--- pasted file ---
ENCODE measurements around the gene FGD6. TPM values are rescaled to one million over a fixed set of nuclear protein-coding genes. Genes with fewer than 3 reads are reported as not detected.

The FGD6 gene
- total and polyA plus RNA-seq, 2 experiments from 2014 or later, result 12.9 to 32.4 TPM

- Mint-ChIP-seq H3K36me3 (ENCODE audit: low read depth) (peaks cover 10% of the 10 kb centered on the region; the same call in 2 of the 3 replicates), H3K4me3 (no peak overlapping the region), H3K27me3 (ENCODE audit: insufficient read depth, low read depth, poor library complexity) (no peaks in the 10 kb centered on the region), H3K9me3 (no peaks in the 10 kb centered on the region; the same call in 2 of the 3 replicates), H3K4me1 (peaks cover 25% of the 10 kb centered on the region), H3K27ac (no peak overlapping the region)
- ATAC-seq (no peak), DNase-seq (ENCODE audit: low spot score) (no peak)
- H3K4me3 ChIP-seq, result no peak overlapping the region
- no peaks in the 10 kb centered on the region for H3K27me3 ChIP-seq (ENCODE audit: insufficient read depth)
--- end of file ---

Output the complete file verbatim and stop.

ENCODE measurements around the gene FGD6. TPM values are rescaled to one million over a fixed set of nuclear protein-coding genes. Genes with fewer than 3 reads are reported as not detected.

The FGD6 gene
- total and polyA plus RNA-seq, 2 experiments from 2014 or later, result 12.9 to 32.4 TPM

- Mint-ChIP-seq H3K36me3 (ENCODE audit: low read depth) (peaks cover 10% of the 10 kb centered on the region; the same call in 2 of the 3 replicates), H3K4me3 (no peak overlapping the region), H3K27me3 (ENCODE audit: insufficient read depth, low read depth, poor library complexity) (no peaks in the 10 kb centered on the region), H3K9me3 (no peaks in the 10 kb centered on the region; the same call in 2 of the 3 replicates), H3K4me1 (peaks cover 25% of the 10 kb centered on the region), H3K27ac (no peak overlapping the region)
- ATAC-seq (no peak), DNase-seq (ENCODE audit: low spot score) (no peak)
- H3K4me3 ChIP-seq, result no peak overlapping the region
- no peaks in the 10 kb centered on the region for H3K27me3 ChIP-seq (ENCODE audit: insufficient read depth)